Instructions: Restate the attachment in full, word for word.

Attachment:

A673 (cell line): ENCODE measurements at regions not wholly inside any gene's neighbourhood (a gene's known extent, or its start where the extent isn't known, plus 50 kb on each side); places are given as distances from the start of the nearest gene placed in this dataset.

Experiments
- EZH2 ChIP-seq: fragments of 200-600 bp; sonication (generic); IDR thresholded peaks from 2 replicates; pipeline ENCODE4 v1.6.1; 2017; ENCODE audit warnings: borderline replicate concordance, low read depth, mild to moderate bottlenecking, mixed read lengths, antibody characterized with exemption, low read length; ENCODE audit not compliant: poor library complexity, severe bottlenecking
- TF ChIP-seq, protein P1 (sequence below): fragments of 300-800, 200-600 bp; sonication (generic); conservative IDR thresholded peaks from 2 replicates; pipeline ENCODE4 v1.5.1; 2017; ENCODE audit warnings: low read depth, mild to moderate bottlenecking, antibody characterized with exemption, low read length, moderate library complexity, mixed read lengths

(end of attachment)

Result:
A673 (cell line): ENCODE measurements at regions not wholly inside any gene's neighbourhood (a gene's known extent, or its start where the extent isn't known, plus 50 kb on each side); places are given as distances from the start of the nearest gene placed in this dataset.

Experiments
- EZH2 ChIP-seq: fragments of 200-600 bp; sonication (generic); IDR thresholded peaks from 2 replicates; pipeline ENCODE4 v1.6.1; 2017; ENCODE audit warnings: borderline replicate concordance, low read depth, mild to moderate bottlenecking, mixed read lengths, antibody characterized with exemption, low read length; ENCODE audit not compliant: poor library complexity, severe bottlenecking
- TF ChIP-seq, protein P1 (sequence below): fragments of 300-800, 200-600 bp; sonication (generic); conservative IDR thresholded peaks from 2 replicates; pipeline ENCODE4 v1.5.1; 2017; ENCODE audit warnings: low read depth, mild to moderate bottlenecking, antibody characterized with exemption, low read length, moderate library complexity, mixed read lengths